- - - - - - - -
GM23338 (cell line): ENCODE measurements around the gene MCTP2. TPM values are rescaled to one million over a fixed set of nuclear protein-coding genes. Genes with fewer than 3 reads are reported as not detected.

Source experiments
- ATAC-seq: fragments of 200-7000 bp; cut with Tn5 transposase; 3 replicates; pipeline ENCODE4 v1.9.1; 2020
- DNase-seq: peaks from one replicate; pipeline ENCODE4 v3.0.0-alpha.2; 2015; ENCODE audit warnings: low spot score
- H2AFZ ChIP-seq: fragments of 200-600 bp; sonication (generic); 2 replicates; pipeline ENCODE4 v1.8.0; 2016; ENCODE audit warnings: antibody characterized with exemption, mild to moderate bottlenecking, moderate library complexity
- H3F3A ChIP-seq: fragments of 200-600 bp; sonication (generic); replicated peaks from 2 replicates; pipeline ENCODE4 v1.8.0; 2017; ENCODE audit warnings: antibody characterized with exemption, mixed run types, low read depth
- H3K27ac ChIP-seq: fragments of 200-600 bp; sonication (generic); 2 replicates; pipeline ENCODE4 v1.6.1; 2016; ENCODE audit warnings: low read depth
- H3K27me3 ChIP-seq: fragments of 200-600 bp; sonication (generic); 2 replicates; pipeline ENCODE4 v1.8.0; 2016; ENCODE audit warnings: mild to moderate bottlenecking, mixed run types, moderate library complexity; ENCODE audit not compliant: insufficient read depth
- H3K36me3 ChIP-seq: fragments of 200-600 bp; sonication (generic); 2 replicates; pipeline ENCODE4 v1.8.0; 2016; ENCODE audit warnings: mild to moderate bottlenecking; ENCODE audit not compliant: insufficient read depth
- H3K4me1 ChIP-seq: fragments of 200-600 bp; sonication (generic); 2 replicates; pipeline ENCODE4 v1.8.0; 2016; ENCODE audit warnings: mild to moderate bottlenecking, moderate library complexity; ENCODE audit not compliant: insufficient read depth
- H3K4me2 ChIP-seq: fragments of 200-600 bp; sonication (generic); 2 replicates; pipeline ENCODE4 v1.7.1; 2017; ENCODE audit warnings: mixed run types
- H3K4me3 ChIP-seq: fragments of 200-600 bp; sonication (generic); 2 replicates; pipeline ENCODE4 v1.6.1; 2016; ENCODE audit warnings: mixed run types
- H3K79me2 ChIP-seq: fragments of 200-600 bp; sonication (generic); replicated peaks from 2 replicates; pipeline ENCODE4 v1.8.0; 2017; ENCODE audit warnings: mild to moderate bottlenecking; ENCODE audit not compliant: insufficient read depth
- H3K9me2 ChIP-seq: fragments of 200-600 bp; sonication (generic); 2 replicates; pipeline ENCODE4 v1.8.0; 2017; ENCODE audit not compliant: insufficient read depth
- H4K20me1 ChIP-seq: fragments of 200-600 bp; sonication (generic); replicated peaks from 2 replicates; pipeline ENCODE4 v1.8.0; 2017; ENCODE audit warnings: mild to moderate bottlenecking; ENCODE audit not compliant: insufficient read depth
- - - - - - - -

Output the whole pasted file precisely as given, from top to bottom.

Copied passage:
GM23338 (cell line): ENCODE measurements around the gene MCTP2. TPM values are rescaled to one million over a fixed set of nuclear protein-coding genes. Genes with fewer than 3 reads are reported as not detected.

Source experiments
- ATAC-seq: fragments of 200-7000 bp; cut with Tn5 transposase; 3 replicates; pipeline ENCODE4 v1.9.1; 2020
- DNase-seq: peaks from one replicate; pipeline ENCODE4 v3.0.0-alpha.2; 2015; ENCODE audit warnings: low spot score
- H2AFZ ChIP-seq: fragments of 200-600 bp; sonication (generic); 2 replicates; pipeline ENCODE4 v1.8.0; 2016; ENCODE audit warnings: antibody characterized with exemption, mild to moderate bottlenecking, moderate library complexity
- H3F3A ChIP-seq: fragments of 200-600 bp; sonication (generic); replicated peaks from 2 replicates; pipeline ENCODE4 v1.8.0; 2017; ENCODE audit warnings: antibody characterized with exemption, mixed run types, low read depth
- H3K27ac ChIP-seq: fragments of 200-600 bp; sonication (generic); 2 replicates; pipeline ENCODE4 v1.6.1; 2016; ENCODE audit warnings: low read depth
- H3K27me3 ChIP-seq: fragments of 200-600 bp; sonication (generic); 2 replicates; pipeline ENCODE4 v1.8.0; 2016; ENCODE audit warnings: mild to moderate bottlenecking, mixed run types, moderate library complexity; ENCODE audit not compliant: insufficient read depth
- H3K36me3 ChIP-seq: fragments of 200-600 bp; sonication (generic); 2 replicates; pipeline ENCODE4 v1.8.0; 2016; ENCODE audit warnings: mild to moderate bottlenecking; ENCODE audit not compliant: insufficient read depth
- H3K4me1 ChIP-seq: fragments of 200-600 bp; sonication (generic); 2 replicates; pipeline ENCODE4 v1.8.0; 2016; ENCODE audit warnings: mild to moderate bottlenecking, moderate library complexity; ENCODE audit not compliant: insufficient read depth
- H3K4me2 ChIP-seq: fragments of 200-600 bp; sonication (generic); 2 replicates; pipeline ENCODE4 v1.7.1; 2017; ENCODE audit warnings: mixed run types
- H3K4me3 ChIP-seq: fragments of 200-600 bp; sonication (generic); 2 replicates; pipeline ENCODE4 v1.6.1; 2016; ENCODE audit warnings: mixed run types
- H3K79me2 ChIP-seq: fragments of 200-600 bp; sonication (generic); replicated peaks from 2 replicates; pipeline ENCODE4 v1.8.0; 2017; ENCODE audit warnings: mild to moderate bottlenecking; ENCODE audit not compliant: insufficient read depth
- H3K9me2 ChIP-seq: fragments of 200-600 bp; sonication (generic); 2 replicates; pipeline ENCODE4 v1.8.0; 2017; ENCODE audit not compliant: insufficient read depth
- H4K20me1 ChIP-seq: fragments of 200-600 bp; sonication (generic); replicated peaks from 2 replicates; pipeline ENCODE4 v1.8.0; 2017; ENCODE audit warnings: mild to moderate bottlenecking; ENCODE audit not compliant: insufficient read depth